Ask the Elder Caring Lawyer


Here is a page for you to ask general questions. I will respond publicly, so keep your private info private. A client-attorney relationship will be established only when we both have signed an engagement letter.

What question is on your mind and heart?

:- Doug.

15 Responses to Ask the Elder Caring Lawyer

  1. Beth says:

    What can protect an elderly parents assets, i.e., property, savings, etc from the expenses of a nursing home or end of life expenses? A trust? Or, can assets be transferred to family members before the need arises and then let medicare and medicaid cover the expenses? Thank you.

    • dgermann says:


      Thank you for asking this question. It is something on a lot of people’s minds and hearts when they are caring for their parents. It can be a big worry.

      Your parents’ situation is different from that every other set of parents. Your question leads me to want to ask you a lot of questions so we can get down to a response specific to your family, like: 1. Are your parents both still alive? 2. Are they married and living together? 3. Is one or both in the nursing home? 4. Do they own a home? 5. What assets do they have? 6. What is their monthly budget? 7. Is either of them a war-time veteran of the US Armed Forces? 8. How many children do they have, and how are each of them willing to help? 9. What do your parents want to accomplish? 10. What approaches are you considering? (I will email you privately to ask you these questions, so we can be a little more specific in our exchange.

      Elise and Fred (not their real names) were trying to figure out a way to pay for nursing home for Fred. They had $500,000 in assets. We worked out a plan for them that was legal and would have protected all these assets. I say would have because they decided that they felt a moral duty to pay a larger share of his nursing home costs. This is quite reasonable, and I supported them in this decision.

      Medicare can help, but statistically it pays a very small part of nursing home costs. Trusts sometimes are a tool we use, but there are other, simpler things to try first.

      The Veterans Administration can help, but the maximum they provide is around $2,000 a month, so they best help with assisted living or living at home. They are relatively easy to qualify for, but it takes 6-12 months to get approved.

      Medicaid is the program that pays the most, but it is harder to qualify for than V.A. Your assets need to be less than $1,500, and they assess penalties for all gifts made within 60 months of applying.

      That said, there are many ways to protect your parents’ assets so they can qualify and have a good quality of life. Maybe they should seek to qualify for Medicaid. Or V.A. Or both. Or neither.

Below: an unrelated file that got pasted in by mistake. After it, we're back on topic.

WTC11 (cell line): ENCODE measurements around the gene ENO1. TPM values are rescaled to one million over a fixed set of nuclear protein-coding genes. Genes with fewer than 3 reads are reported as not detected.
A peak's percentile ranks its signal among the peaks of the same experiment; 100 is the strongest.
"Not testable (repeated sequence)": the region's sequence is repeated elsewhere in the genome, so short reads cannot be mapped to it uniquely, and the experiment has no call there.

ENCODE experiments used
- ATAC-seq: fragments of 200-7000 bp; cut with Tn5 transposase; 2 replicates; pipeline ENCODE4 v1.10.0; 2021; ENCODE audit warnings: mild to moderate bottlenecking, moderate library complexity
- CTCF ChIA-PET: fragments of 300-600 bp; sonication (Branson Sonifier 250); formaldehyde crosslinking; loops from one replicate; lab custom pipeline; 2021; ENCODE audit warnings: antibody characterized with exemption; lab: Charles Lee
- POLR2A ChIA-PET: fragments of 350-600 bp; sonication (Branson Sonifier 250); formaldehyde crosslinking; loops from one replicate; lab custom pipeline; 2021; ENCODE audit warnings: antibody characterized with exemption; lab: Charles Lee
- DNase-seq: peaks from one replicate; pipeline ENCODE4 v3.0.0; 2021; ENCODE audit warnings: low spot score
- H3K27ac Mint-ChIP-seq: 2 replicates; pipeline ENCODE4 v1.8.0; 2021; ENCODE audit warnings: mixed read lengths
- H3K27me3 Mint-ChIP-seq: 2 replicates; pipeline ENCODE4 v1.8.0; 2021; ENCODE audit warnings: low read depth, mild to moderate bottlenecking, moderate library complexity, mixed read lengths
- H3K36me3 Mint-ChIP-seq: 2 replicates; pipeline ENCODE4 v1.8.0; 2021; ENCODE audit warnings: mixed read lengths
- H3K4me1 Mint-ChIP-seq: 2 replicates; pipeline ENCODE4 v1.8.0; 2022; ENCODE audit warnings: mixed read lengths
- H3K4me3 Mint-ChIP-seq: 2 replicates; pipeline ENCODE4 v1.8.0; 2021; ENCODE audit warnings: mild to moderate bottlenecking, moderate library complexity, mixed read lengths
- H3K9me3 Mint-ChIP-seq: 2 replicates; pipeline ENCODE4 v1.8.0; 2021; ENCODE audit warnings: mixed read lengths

It is nevertheless a dark and overgrown forest you are trying to navigate, and this is where the elder caring attorney can help you find your way. That is, he or she can help you find a path that steers your parents through this woods from where they are now.

      Don’t try to go this alone, or even with a lawyer who is not an elder caring attorney. No, you should not rush out and give your parents’ assets to their children…if they want to apply for Medicaid some day. But it might be the right thing to do for V.A., if that is all the help they will ever need.

      See what I mean about this being very specific to each family? It is also very much a conversation to try to see what really fits. You tell me one set of facts, and that suggests one strategy or approach. Then you say, that does not work, because your brother would not be able do his part in the plan. So we suggest something else. And we go back and forth.

      Beth, please remember that this question and response does not establish a client-attorney relationship between us, nor between us and your parents. Nor should you use what is posted here in response as a roadmap for you to follow or put into effect. The only thing you should do is to get specific advice from a competent elder caring lawyer. Too much of your parents’ well-being depends on it.

      Let’s talk a few specifics in private email and see if we can narrow down the response for you, Beth.

      Thanks for posting!

      :- Doug.

  2. ram narayan says:

    i am told in indiana you can have either living will or will or some thing to that effect free
    where do we go to get that prepare for me and my family. what information i need to provide for that.

    thank you for the information in advance

  3. dgermann says:


    Glad you asked that!